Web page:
In general, each lead 18, 20 and 22 includes pace/sense electrodes 30, 46 and 38, respectively, which IMD 10 uses to sense electrical signals attendant to the depolarization and repolarization of heart 12 and thus detect arrhythmias such as fibrillation. In some embodiments, IMD 10 uses these electrodes on leads 18, 20, and 22 to provide pacing pulses to heart 12, although the techniques described herein are not limited in that respect. For example, electrodes used for sensing and pacing can be unipolar or bipolar, as is well known in the art.
IMD 10 is capable of defibrillation or cardioversion therapy, via electrodes 36, 50 and 44 located on leads 18, 20 and 22, respectively. For example, IMD 10 detects ventricular fibrillation of heart 12, and delivers defibrillation therapy to heart 12 in the form of electrical stimulation. In that case, one or more high voltage capacitors within IMD 10 are rapidly charged to a desired energy level, and then discharged to deliver the defibrillation energy to heart 12. By way of example, defibrillation electrode 30 disposed on LV lead 18 may be used to deliver such shocks. Housing 16 of IMD 10 functions as the ground electrode when shocks are delivered to defibrillation electrode 30.
IMD 10 can also deliver atrial defibrillation therapy to heart 12 in the form of electrical shocks. For example, defibrillation electrode 50 disposed on lead 20 can be used to deliver such therapy. Housing 16 of IMD 10 again functions as the ground electrode when shocks are delivered to defibrillation electrode 30.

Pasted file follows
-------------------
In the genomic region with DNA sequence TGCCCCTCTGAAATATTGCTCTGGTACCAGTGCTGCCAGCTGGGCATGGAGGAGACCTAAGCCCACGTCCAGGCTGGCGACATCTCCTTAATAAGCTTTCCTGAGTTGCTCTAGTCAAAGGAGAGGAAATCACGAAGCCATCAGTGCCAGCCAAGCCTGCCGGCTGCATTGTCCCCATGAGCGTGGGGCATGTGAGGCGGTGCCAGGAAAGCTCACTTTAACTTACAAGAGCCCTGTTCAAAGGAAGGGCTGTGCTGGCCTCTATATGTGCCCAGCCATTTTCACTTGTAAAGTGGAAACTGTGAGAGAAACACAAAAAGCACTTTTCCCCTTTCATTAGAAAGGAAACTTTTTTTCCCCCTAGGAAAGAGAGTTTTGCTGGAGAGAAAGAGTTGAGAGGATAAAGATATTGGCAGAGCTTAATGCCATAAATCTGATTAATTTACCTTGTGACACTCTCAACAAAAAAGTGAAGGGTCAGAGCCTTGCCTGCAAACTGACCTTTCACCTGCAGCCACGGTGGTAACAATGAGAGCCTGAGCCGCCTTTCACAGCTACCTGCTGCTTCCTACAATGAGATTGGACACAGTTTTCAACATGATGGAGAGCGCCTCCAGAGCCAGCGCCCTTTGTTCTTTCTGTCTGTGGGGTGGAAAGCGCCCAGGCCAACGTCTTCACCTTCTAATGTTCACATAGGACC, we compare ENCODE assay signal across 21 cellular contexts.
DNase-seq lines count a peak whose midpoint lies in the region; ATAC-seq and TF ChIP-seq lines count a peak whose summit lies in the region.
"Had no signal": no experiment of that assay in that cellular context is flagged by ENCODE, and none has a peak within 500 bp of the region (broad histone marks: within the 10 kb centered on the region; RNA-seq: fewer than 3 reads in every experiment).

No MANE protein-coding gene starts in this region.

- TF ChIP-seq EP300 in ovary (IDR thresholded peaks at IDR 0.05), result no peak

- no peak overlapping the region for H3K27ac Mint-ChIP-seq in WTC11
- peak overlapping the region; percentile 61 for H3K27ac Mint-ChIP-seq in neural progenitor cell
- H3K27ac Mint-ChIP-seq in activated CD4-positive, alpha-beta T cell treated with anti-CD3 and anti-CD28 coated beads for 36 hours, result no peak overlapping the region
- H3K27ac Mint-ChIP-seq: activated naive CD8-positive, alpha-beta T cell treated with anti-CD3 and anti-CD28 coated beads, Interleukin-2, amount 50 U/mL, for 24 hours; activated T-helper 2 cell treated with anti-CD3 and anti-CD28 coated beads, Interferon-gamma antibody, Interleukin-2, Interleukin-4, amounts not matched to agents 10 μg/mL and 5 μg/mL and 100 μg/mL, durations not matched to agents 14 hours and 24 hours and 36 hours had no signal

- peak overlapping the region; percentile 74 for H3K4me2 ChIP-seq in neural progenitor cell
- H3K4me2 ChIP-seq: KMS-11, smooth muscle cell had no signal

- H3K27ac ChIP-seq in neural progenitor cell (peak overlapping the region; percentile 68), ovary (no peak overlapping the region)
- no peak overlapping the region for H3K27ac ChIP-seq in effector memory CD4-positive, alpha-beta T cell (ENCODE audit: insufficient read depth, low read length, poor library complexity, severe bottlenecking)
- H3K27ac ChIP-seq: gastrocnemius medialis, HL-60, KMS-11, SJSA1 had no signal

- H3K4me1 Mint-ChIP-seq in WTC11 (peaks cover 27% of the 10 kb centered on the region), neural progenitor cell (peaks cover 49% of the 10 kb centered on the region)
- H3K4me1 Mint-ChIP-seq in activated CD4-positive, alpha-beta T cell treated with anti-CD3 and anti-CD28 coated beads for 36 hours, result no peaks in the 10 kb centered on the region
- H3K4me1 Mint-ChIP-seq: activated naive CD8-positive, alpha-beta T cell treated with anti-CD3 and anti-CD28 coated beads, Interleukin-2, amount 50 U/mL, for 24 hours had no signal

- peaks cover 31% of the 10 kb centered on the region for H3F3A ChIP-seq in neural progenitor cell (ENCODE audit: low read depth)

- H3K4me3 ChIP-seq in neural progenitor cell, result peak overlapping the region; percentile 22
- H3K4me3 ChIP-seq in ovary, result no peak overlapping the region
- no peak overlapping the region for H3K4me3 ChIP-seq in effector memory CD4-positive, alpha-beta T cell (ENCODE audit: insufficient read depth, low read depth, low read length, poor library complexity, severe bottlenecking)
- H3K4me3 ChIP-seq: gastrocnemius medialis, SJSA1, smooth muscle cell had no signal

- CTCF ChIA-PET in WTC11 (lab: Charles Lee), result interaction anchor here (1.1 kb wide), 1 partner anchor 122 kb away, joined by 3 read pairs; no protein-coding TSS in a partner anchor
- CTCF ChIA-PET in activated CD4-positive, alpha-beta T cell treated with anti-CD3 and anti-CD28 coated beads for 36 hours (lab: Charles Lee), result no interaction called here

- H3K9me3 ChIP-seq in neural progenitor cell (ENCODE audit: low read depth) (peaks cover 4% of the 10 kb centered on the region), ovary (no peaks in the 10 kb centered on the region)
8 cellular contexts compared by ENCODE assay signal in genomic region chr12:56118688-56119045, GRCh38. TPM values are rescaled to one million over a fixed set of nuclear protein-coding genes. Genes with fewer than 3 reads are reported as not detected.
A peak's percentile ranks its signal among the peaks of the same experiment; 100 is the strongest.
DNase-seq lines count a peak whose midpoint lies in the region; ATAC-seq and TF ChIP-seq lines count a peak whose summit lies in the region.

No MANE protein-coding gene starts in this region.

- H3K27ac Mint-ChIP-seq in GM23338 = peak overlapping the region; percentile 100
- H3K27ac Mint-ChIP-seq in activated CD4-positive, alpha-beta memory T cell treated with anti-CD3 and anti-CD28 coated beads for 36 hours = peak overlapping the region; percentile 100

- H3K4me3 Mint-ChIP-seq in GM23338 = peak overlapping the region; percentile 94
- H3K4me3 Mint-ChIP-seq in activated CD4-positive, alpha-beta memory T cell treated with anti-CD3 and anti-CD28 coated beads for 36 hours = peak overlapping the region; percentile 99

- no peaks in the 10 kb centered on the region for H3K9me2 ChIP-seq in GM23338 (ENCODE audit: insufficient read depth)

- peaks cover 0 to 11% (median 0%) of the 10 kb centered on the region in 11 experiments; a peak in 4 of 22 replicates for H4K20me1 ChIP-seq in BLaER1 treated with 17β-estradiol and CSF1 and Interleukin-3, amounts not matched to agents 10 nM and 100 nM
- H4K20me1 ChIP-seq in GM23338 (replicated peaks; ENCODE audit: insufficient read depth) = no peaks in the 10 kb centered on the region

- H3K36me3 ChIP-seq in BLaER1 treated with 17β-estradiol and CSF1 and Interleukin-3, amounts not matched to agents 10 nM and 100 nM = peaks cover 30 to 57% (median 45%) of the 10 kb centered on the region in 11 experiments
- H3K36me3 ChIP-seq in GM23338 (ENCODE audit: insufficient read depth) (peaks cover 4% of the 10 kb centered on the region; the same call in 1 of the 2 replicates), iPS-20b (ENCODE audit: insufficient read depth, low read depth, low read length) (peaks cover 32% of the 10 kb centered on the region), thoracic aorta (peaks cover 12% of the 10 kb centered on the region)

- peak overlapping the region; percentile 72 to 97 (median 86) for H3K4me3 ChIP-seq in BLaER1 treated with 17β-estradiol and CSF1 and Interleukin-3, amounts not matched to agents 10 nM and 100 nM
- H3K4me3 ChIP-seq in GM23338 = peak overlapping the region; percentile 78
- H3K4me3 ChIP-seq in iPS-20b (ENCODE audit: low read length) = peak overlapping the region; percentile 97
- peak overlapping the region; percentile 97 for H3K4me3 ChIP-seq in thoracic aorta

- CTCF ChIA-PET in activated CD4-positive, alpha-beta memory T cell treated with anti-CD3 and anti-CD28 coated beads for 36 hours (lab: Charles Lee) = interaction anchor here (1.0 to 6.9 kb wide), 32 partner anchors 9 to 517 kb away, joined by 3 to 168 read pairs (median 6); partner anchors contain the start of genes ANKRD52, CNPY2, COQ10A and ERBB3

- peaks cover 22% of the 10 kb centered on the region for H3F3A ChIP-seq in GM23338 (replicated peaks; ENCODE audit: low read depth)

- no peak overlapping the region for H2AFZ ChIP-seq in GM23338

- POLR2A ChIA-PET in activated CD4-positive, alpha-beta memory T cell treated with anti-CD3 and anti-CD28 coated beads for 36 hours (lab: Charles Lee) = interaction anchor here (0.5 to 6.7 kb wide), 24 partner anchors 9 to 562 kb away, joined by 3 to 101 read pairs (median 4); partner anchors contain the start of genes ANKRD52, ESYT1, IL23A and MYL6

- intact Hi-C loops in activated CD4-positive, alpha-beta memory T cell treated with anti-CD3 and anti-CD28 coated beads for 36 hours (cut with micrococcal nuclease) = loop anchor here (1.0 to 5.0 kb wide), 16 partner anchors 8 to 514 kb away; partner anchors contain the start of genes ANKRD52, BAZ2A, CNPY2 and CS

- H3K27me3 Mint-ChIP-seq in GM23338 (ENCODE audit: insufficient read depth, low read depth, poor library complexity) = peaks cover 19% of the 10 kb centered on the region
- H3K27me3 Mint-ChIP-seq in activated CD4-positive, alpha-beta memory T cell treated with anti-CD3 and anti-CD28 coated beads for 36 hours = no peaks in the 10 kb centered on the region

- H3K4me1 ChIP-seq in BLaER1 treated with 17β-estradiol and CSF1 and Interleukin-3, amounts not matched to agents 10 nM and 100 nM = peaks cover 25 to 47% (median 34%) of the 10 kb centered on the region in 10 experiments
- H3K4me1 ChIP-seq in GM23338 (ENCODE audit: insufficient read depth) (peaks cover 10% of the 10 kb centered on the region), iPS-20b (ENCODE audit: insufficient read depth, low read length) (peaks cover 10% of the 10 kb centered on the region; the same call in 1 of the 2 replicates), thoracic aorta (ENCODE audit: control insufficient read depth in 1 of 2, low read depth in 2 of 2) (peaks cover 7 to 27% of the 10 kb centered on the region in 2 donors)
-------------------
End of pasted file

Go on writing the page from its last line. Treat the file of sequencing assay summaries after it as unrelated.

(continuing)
In various embodiments, atrial defibrillation is selectively delivered. For example, atrial defibrillation is delivered when a threshold change in hemodynamic performance of the heart is detected. Thus, even if an atrial arrhythmia such as fibrillation is present, therapy is withheld unless a threshold change in hemodynamic performance is met.
In another embodiment, criteria used to determine therapy delivery includes a time of day component (e.g., night) or some other preprogrammed time component. If the hemodynamic performance does not meet at least a threshold change relevant to the applicable time period, the programmed therapy is withheld.
Processor 52 provides, for example, a controller 54 and a hemodynamic compromise detector 56. Controller 54 and hemodynamic compromise detector 56 may be programmable features or functional blocks of processor 52. Controller 54 controls the operation of lead selector 58. The electrical signals representative of the cardiac cycle obtained via the leads 18, 20 and 22 can be used to identify arrhythmia or other abnormalities. The signals obtained via the leads 18, 20 and 22 can also be used to measure the relevant hemodynamic performance parameters.
In other embodiments, controller 56 may receive signals from one or more mechanical transducers 55, such as a pressure signal from a pressure transducer or a signal indicative of the physical activity level of a patient from an activity level monitor, such as an accelerometer. The mechanical transducers can also be used to measure corresponding hemodynamic performance parameters. Other sensors 53 external to the IMD 10 may also be provided to supply the desired hemodynamic performance information.
Many different hemodynamic performance parameters could be used to measure the hemodynamic performance. These hemodynamic performance parameters can include, but are not limited to, electrogram (EGM), electrocardiogram (ECG), pressure (atrial, ventricular, arterial, venous) flow, pulmonary venous flow, acceleration, atrial or ventricular dimension/volume, thoracic or intramyocardial impedance, velocity, QT interval, ST segment, blood oxygen content, myocardial oxygen consumption, change in right ventricular pressure versus time (dRVP/dt), MVO2/PO2 and/or other hemodynamic performance parameters. Each of these hemodynamic performance parameters is ascertained from the appropriate signals sensed by leads 18, 20 and 22, by mechanical transducers 55 contained either within IMD 10 or external to IMD 10, other implanted sensors in connectivity with IMD 10, other sensors 53 or by other methods well known to those of skill in the art.